Hurdle rate and high water mark are two types of benchmarks that hedge funds can set as requirements for collecting incentive or performance fees from investors.

A high water mark is the highest value that an investment fund or account has ever reached. A hurdle rate is the minimum amount of profit or returns a hedge fund must earn before it can charge an incentive fee.

For instance, a fund might set up a 5% hurdle rate, allowing it to collect incentive fees only during periods when returns are higher than this amount. If the same fund also has a high water mark, it cannot collect an incentive fee unless the fund's value is above the high water mark and returns are above the hurdle rate.

When used in capital budgeting, a hurdle rate has a slightly different meaning: It is the minimum that the company or manager expects to earn when investing in a project. Hurdle rate can also refer to the lowest rate of return on an investment that would make it an acceptable risk for the investor

(For more, see "How Can I Calculate the Hurdle Rate in Excel?")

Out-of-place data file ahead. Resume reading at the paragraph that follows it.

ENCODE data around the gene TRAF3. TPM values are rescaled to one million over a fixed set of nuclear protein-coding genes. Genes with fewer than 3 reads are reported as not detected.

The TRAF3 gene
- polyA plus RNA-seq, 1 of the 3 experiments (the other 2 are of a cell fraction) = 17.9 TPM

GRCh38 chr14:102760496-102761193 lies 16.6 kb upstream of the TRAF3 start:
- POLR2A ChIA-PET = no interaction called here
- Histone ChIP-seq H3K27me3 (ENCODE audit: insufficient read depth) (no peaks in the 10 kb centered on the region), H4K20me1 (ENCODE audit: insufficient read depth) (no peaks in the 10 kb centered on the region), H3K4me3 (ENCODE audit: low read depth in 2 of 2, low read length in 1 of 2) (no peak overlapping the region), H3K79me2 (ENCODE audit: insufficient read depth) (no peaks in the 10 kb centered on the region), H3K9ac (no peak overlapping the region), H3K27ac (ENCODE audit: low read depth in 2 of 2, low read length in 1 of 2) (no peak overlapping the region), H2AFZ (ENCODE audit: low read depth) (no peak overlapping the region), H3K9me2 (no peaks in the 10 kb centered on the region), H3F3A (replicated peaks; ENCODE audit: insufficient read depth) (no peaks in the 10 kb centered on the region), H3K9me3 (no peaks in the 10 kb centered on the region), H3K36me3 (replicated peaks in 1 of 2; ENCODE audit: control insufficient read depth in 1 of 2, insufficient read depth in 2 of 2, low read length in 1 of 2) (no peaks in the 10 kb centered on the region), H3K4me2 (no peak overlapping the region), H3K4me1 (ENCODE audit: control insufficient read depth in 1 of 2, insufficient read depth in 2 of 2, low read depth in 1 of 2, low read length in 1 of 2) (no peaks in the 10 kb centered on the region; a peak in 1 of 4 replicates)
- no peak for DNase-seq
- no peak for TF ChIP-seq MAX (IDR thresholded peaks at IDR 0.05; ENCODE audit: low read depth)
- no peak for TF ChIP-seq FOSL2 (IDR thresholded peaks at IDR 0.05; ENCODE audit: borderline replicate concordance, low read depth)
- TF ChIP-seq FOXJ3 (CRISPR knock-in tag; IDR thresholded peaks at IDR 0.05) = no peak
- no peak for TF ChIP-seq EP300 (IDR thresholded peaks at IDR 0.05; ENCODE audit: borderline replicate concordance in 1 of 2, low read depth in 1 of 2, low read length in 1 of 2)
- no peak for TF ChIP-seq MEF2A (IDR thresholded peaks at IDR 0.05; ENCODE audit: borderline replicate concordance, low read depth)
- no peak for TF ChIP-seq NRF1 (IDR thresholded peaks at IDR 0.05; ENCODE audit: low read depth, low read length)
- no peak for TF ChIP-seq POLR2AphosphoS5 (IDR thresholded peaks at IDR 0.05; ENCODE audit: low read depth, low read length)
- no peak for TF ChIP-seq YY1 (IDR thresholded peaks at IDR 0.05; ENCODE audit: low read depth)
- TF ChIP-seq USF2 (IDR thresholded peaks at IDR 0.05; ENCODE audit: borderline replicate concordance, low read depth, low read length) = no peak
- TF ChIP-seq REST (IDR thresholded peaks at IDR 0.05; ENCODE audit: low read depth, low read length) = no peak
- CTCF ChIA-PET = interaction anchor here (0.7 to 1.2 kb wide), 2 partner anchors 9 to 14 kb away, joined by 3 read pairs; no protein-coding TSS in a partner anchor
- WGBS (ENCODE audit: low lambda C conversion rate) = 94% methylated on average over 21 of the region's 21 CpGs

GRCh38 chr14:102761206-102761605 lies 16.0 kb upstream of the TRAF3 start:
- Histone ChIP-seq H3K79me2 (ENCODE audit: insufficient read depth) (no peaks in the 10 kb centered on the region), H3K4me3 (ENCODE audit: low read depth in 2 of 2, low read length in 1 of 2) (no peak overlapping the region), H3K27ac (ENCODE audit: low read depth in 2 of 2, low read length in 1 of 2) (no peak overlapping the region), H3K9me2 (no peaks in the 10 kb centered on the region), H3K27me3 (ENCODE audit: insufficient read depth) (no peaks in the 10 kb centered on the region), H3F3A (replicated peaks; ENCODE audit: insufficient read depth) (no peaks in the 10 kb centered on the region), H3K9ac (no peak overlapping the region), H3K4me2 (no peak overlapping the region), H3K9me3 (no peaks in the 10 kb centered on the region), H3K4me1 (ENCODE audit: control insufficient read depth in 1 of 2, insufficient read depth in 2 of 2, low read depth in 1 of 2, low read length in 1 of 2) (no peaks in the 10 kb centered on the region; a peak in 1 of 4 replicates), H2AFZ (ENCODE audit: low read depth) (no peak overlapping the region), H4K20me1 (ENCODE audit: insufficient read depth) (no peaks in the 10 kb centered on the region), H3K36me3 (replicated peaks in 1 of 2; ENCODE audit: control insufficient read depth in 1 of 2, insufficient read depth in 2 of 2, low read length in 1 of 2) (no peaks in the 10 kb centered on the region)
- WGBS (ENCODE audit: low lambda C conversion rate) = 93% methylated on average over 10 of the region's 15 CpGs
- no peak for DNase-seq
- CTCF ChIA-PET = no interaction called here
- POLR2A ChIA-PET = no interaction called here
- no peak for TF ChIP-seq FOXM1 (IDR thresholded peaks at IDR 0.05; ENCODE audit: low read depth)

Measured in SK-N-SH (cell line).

Background on Fees

A hedge fund is a business partnership or some other structure that pools and actively manages investments. Under a formula known as 2/20, hedge funds commonly charge management fees of 1% to 2% of a fund's net asset value (NAV) and incentive fees of 20% of the fund's profits.

The management fee is always paid by the investor, regardless of profits. However, a variety of structures can be used in calculating profits for the purpose of charging incentive fees. Under one type of structure, the profit can simply be defined as the increase in net asset value. Alternatively, the profit can be the increase in NAV with an adjustment for management fees.

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